Homeless Bill of Rights Seeks to Lessen Inequality

The state legislature recently moved forward in efforts to legally protect the homeless from discrimination in Massachusetts.

On Dec. 15, an act providing for a homeless bill of rights in Massachusetts was voted unanimously out of housing committee and referred to the Committee on House Ways and Means.

The rights laid out in the bill are the right to move freely in public spaces, the right to equal treatment by state and municipal agencies, the right not to face discrimination with regard to employment, the right to emergency medical care, the right to privacy of records and the right to privacy in personal property just like a person’s right to privacy in a permanent residence.

Rep. William Pignatelli

Rep. William Pignatelli

Massachusetts House Representative William “Smitty” Pignatelli is the lead sponsor of the act, and the Massachusetts Coalition for the Homeless are one of its greatest supporters.

Creating this bill of rights would serve as a first step to guide government agencies to promote the rights of those experiencing homelessness.

“We know that the way that this legislation is drafted, it’s more of a statement of intent,” said Kelly Turley, director of legislative advocacy for the Massachusetts Coalition for the Homeless.

The rights in Bill 1129 apply to all Massachusetts residents but make clear that homeless people also deserve those rights, which have been infringed upon, according to a series of testimonies gathered by the Massachusetts Coalition for the Homeless.

“Storeowners harass me because I get food stamps, and not a lot of them like taking food

stamps,” said Julia Saxon, providing testimony. “The police harass us. So does everyone who thinks they’re better than we are. When we try to hang out in a public place, the police come and tell us that we have to leave, that we can’t hang out there. I’ve tried to hang out in parks or sit down in a restaurant, but they tell us to leave. I even tried taking a cab one day, and the driver said, ‘We don’t usually drive homeless people, so I need to see the money first.’”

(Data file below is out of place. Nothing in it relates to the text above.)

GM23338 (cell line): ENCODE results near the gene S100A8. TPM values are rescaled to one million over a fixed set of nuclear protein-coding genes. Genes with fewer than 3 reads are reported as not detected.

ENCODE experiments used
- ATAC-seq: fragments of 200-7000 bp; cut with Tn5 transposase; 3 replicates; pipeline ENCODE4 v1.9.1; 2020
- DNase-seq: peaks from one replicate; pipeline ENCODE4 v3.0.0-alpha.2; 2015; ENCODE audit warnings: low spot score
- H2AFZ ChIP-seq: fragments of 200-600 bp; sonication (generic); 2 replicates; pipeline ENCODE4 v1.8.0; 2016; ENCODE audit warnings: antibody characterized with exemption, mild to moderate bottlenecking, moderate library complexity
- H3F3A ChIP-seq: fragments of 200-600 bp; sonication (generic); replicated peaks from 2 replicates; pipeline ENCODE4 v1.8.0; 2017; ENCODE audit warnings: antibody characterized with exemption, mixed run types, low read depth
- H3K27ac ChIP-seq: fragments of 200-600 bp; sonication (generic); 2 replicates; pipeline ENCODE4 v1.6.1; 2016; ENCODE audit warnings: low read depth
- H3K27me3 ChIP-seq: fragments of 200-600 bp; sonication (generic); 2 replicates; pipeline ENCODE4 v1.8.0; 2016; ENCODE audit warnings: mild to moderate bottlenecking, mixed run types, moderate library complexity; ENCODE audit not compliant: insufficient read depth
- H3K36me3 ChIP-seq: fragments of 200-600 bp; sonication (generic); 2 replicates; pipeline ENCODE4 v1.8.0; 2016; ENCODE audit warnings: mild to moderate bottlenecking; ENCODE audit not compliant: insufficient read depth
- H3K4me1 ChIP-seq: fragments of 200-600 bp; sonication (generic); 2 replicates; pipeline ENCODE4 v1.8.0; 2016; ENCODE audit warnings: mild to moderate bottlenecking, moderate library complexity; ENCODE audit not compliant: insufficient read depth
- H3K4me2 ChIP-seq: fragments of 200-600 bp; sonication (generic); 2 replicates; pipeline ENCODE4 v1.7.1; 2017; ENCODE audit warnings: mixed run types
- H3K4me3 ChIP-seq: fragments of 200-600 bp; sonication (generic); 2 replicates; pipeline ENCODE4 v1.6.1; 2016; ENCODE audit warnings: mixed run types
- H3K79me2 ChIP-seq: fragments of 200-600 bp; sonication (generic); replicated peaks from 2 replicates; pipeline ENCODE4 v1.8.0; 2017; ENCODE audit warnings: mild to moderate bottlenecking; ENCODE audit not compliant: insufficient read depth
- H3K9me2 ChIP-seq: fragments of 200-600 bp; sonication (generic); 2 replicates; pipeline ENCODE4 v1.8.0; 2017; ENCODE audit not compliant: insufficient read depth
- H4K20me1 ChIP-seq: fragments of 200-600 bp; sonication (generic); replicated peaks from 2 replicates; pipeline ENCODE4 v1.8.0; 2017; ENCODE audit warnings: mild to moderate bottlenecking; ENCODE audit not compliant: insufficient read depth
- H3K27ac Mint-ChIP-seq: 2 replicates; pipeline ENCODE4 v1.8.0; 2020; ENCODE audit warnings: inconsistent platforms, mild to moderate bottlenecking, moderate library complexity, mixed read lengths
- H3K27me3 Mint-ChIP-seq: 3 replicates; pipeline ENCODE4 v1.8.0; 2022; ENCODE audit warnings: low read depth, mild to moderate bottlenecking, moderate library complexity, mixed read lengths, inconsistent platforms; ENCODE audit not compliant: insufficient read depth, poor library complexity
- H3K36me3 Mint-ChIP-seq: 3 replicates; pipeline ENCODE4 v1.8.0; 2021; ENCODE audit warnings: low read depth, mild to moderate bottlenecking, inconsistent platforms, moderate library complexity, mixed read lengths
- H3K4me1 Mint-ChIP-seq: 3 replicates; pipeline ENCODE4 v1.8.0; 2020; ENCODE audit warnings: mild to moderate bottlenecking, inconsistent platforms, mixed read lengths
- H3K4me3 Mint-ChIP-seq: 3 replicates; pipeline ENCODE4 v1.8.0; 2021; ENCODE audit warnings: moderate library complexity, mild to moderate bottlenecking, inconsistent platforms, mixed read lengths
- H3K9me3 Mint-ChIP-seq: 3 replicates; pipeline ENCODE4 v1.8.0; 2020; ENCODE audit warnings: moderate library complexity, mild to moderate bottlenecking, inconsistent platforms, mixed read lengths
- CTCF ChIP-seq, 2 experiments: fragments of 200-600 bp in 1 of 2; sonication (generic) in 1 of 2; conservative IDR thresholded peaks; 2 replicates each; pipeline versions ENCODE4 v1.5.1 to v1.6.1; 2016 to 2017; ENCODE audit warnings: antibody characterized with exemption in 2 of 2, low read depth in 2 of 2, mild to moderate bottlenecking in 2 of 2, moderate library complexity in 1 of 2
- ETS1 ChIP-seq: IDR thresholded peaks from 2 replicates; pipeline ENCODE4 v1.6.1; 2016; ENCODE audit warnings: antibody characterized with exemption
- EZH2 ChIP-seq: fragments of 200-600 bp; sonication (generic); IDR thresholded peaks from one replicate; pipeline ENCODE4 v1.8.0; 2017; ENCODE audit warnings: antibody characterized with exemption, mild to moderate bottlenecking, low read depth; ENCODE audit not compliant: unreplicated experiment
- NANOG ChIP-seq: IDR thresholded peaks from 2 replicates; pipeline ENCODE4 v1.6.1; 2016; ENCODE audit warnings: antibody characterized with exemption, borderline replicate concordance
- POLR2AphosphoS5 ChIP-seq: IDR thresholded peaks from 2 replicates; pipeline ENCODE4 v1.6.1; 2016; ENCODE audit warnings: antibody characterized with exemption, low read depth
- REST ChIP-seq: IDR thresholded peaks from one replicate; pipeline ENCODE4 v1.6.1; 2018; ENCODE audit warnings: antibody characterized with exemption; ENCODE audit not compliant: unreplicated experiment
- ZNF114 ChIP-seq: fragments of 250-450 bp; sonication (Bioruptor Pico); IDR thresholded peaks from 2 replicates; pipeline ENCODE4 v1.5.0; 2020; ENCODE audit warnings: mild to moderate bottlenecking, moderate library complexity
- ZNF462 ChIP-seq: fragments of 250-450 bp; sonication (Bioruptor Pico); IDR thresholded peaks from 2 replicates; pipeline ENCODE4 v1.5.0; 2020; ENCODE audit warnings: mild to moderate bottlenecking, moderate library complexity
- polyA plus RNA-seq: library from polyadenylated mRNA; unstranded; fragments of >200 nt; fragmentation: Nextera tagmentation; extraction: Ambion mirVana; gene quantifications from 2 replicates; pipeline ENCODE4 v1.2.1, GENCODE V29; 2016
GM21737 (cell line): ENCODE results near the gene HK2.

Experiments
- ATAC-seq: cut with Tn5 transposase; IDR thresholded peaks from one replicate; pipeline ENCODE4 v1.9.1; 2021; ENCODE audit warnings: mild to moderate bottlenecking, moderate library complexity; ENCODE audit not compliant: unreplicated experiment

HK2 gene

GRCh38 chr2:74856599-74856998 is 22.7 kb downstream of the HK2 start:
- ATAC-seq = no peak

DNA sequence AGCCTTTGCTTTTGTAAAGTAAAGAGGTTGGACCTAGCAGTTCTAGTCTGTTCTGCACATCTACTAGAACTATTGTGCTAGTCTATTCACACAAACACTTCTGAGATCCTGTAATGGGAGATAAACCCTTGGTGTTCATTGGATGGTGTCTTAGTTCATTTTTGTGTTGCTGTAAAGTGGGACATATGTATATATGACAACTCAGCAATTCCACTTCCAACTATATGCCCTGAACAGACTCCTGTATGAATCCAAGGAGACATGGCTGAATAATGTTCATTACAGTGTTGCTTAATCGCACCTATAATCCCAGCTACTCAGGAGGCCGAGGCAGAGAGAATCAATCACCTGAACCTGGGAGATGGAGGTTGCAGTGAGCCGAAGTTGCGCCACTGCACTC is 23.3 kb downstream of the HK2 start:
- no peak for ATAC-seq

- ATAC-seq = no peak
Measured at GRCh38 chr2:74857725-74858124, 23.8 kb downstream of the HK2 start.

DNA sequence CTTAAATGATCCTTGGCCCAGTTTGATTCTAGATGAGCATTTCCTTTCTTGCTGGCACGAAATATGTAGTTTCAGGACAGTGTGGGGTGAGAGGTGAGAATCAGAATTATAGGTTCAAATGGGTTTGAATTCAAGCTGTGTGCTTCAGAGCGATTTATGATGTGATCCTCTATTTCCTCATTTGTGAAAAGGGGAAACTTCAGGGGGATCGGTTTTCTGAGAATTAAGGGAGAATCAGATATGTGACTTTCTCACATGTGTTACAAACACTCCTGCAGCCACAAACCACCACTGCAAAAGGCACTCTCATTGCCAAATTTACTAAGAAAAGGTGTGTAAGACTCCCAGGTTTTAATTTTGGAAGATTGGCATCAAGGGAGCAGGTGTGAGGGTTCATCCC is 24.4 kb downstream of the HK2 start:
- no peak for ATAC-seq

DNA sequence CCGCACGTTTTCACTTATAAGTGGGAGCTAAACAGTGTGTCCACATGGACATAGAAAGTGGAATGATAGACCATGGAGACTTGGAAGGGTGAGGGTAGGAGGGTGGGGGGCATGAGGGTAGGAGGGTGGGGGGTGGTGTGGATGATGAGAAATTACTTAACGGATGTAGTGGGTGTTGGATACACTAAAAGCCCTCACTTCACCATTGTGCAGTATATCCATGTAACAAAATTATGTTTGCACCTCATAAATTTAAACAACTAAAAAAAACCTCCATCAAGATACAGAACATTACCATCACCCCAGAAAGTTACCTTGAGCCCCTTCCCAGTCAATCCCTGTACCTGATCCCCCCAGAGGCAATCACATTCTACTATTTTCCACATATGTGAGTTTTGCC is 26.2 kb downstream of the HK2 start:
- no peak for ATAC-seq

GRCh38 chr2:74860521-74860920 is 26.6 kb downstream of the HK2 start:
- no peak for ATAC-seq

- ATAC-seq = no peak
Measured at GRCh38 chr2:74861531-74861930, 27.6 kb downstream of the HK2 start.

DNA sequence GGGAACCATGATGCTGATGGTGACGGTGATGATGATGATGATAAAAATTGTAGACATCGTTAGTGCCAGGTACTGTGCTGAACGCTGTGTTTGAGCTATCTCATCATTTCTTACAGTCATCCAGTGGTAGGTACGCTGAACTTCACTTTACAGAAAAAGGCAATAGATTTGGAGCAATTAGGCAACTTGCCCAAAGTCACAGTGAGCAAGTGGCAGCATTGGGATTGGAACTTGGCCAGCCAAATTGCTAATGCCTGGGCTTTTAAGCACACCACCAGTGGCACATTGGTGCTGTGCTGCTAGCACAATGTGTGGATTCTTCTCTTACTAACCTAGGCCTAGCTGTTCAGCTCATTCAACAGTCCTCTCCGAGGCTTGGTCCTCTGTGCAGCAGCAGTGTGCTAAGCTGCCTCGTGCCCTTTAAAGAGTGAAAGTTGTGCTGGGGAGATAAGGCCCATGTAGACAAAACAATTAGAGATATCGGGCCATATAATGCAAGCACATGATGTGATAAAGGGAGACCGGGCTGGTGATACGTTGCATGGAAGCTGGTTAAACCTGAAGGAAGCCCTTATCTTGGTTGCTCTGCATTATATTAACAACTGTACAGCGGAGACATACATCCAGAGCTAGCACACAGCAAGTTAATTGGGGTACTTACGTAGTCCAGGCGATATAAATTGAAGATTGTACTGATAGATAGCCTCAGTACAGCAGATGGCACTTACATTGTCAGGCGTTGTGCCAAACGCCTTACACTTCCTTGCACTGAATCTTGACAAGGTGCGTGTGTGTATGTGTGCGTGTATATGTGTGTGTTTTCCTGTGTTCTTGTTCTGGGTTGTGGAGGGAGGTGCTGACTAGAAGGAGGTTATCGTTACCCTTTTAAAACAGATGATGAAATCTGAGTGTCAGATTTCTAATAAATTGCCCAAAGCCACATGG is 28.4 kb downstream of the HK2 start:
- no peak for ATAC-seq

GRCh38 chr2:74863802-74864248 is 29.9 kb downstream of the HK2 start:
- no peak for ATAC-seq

Another man, Michael Kelley, described needing to dress in business casual while he was living on the streets so as to not face discrimination. He witnessed discrimination in a medical office where a homeless health care center was located.

“The security guards would throw them out unless they had a medical appointment, but if you want health care, you need to go to that office. I saw a security guard throw a guy up against a wall and say, ‘Get the [expletive] out of here, you homeless [expletive]!’ even though he had a legitimate reason to be there,” said Kelley while providing testimony.

At first glance, Pignatelli seems like an unlikely champion for this cause. He admits that in the “beautiful Berkshires,” the picture of a person without a home may look a little different. However, it only took one of his constituents coming to him to tell his story to inspire Pignatelli.

“We need to treat them with the same respect that those of us who go home at night and sleep in a warm bed receive,” said Pignatelli.

According to Turley, housing insecurity and homelessness are at crisis levels in Massachuetts, but this is also a national issue.

“We were inspired by … legislation that was passed back in 2012 in Rhode Island that made a statement that no matter what your housing situation is, that you should have basic rights protected,” said Turley.

Since Rhode Island passed that act, Connecticut and Illinois have also passed similar bills, and there are versions of the act in various states across the country. In California a more expansive bill had begun to move toward legislature, but it was derailed because of the cost.

“It’s very difficult to get legislation passed in Massachusetts; many thousands of bills are filed and very few make it out the other end during a two-year legislative cycle,” said Turley. “We are hopeful given that this is an area, homelessness, that the legislature and the administration do care about, especially because this particular bill does not come with a big price tag.”

Pignatelli expressed a similar statement, adding that he is in communication with the speaker of the house and is hopeful that they can pass this act before the legislative break for the summer. Until then, the Massachusetts Coalition for the Homeless and Pignatelli will continue to fight for the act.

“This legislation is not focused on giving people without homes special rights. We’re really trying to elevate that we all have equal rights, and we know that they’re often violated,” said Turley.

Adanya Lustig is an editorial intern at Spare Change News.

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